081-290580, 081-454948 for scavi (ruins)

The greatest of Naples's layered churches was built in 1265 for Charles I over a 6th-century basilica, which lay over many ancient remains. The interior is pure Gothic, with tall pointed arches and an apse off which radiate nine chapels. This is where, in 1334, Boccaccio first saw  Robert of Anjou's daughter, Maria, who became "Fiammetta" in his writings

San Lorenzo preserves the best and most extensive remains of the ancient Greek and Roman cities currently open to the public. The church foundations are actually the walls of Neapolis's basilican law courts. In the cloisters are excavated shards of the Roman city's treasury and marketplace. In the crypt are the rough remains of a Roman-era shop-lined street, a Greek temple, and a medieval building.

 

Santa Chiara 

Daily 7am-12:30pm and 4:30-8pm 

Via Benedetto Croce 

Transportation Metro: Montesanto 

081-5526280

On a palazzo-flanked street, this church was built on orders from Robert the Wise, king of Naples, in the early 14th century. It became the church for the House of Anjou. Although World War II bombers heavily blasted it, it has been restored somewhat to its original look, a Gothic style favored by the Provencal architects. The light-filled interior is lined with chapels, each of which contains leftover bits of sculpture or fresco from the medieval church.  Behind the High Altar is the towering multilevel tomb of Robert the Wise d'Angio, sculpted by Giovanni and Pacio Bertini in 1343. To its right,  is Tino di Camaino's tomb of Charles, duke of Calabria; and on the left is the 1399 monument to Mary of Durazza.

 

Nearby Attractions

 

Ruins of Pompeii

Take the Circumvesuviana commuter train (downstairs at the main Naples train station) to the Ercolano stop

The ancient city of Pompeii was buried by Mount Vesuvius's volcanic eruption on the morning of August 23, AD 79.  The foremost building in Pompeii is the Basilica, which served as the law court and stock exchange. There is also the Foro, or Forum, which is surrounded by the main temples as well as commercial and government buildings. It was there that elections were held and speeches and official announcements made. Try to get to Pompeii early in the day to avoid the crowds and the hot sun.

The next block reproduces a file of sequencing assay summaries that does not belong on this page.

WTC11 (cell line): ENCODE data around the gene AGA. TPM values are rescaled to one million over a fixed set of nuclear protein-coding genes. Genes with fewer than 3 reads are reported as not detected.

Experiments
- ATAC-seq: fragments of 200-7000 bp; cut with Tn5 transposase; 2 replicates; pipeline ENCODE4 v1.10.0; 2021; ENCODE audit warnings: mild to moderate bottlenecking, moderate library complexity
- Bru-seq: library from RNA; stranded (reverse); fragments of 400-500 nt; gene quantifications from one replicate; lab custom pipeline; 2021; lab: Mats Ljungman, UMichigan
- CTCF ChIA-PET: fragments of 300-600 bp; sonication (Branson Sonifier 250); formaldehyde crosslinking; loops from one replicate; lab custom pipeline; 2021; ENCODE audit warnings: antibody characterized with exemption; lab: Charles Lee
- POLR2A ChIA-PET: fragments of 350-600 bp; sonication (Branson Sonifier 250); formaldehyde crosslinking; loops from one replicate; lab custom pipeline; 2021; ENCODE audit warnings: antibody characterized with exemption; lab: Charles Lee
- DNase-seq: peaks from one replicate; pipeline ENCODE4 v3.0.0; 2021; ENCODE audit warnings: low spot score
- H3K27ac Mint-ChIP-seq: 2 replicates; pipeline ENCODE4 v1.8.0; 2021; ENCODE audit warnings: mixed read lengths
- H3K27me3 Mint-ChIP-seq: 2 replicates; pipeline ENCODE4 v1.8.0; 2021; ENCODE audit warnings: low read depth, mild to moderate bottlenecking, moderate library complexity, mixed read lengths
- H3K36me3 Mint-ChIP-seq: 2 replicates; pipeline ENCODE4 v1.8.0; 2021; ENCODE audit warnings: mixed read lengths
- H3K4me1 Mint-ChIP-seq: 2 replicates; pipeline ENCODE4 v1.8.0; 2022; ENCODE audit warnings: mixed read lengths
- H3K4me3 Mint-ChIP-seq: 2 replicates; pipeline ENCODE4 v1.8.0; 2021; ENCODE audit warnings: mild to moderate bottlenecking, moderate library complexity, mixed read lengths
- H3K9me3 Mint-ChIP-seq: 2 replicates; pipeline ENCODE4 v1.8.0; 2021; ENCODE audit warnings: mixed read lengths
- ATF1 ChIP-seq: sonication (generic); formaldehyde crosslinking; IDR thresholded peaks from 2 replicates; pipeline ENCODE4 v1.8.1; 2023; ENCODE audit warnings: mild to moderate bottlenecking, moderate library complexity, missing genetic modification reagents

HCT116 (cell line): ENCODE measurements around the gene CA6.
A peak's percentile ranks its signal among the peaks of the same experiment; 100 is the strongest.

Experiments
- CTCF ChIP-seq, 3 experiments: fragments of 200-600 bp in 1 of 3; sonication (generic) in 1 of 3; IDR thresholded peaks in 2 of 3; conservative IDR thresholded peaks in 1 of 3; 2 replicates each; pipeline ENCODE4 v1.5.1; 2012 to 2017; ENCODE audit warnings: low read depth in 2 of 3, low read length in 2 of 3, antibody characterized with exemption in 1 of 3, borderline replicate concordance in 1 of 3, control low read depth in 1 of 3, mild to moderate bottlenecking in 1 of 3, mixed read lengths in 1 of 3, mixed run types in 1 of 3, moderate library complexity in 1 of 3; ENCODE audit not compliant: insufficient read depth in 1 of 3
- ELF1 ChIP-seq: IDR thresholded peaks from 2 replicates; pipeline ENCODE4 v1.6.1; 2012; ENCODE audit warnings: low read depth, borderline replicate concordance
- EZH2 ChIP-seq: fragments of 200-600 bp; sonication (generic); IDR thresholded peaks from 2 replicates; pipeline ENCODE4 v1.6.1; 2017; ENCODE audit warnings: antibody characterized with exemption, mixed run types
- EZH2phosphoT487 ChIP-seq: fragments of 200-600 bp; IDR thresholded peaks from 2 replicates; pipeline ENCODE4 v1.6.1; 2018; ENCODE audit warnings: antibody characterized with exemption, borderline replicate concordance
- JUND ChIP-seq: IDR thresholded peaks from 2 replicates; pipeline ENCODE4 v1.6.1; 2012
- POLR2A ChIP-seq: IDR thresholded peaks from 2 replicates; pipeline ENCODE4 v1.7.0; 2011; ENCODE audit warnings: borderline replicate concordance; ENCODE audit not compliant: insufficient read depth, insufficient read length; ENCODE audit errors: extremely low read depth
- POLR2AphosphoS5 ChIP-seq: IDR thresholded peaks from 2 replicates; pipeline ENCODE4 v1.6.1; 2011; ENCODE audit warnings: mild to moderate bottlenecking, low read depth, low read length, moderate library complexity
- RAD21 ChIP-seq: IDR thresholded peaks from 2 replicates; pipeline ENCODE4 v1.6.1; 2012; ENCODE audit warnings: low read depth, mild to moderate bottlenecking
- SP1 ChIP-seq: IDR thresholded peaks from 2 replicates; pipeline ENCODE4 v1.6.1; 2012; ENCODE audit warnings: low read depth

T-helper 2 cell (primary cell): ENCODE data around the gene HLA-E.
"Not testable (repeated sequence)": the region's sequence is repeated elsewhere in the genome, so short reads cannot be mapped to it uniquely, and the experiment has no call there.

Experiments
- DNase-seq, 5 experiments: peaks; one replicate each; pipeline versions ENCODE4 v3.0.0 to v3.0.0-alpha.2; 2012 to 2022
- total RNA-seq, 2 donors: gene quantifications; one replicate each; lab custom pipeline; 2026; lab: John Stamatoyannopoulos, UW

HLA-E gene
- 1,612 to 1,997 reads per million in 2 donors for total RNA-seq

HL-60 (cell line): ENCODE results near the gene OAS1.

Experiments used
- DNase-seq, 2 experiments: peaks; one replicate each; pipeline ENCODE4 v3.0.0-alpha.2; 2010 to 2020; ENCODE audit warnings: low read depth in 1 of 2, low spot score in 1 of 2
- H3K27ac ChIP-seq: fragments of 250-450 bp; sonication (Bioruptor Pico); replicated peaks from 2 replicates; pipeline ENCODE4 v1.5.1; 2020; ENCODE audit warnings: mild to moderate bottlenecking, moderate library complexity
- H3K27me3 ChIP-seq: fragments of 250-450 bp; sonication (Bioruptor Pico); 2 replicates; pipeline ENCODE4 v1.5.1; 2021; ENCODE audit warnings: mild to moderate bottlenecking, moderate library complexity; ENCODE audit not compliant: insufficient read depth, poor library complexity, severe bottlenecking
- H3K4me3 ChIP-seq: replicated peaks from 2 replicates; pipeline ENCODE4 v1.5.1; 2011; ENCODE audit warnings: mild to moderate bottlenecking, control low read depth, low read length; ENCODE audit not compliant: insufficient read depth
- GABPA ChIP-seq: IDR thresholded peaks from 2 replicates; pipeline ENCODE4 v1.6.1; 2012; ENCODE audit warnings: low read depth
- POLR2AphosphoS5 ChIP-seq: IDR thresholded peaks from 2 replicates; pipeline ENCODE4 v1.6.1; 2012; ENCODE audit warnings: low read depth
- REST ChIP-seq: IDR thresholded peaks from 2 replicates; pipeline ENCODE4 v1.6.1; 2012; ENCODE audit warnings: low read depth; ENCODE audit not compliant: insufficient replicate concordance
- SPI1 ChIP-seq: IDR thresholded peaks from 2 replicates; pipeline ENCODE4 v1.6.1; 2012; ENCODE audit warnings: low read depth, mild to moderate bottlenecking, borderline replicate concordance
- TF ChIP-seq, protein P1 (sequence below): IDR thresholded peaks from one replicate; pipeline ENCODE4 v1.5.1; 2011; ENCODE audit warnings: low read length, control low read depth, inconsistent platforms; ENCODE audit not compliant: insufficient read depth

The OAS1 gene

Herculaneum

Take the Circumvesuviana commuter train (downstairs at the main Naples train station) to the Ercolano stop

Admission includes tickets for  Oplontis, Pompeii, and 2 other sites over a 3 day period.

Apr.-Oct., daily 8:30-7:30, (ticket office closes at 6); Nov.-Mar., daily 8:30-5, (ticket office closes at 3:30).

Corso Ercolano, a 5-min walk downhill from the Ercolano Circumvesuviana station, Ercolano, Italy

081/8575347

In AD 79 the gigantic eruption of Vesuvius (which also destroyed Pompeii) buried the town under a tide of volcanic mud. The semi-liquid mass seeped into the crevices and openings of every building.   It covered household objects and enveloped textiles and wood.   It preserved them in the process in airtight safety for future generations to explore.

Some excavation began in the 18th century, but systematic digs were not begun until the 1920s. Today, less than half of Herculaneum has been excavated; with present-day Ercolano and the Resina Quarter (the area's largest secondhand-clothing market) sitting on top of the site, progress is limited. From the ramp leading down to Herculaneum's neatly laid-out streets and well-preserved buildings, one can get a good overall view of the site, as well as an idea of the amount of volcanic debris that had to be removed to bring it to light. The experience leaves the visitor wishing that more archeological discovery could be undertaken in the area.

 

Capri

From Naples, take a short ferry or hydrofoil ride to the fabulous island of Capri, known as the playground of the rich and famous. Upon arrival at the dock, take the tramway up to the small town of Capri. The famous Piazzetta square in the center of town is a good place to shop or enjoy something to eat or drink. A walking tour of the town reveals the magnificent garden terraces, historic churches and villas. At the nearby town of Anacapri, a chair lift travels to the top of one of the highest peaks on the island for a panoramic view of the Bay of Naples.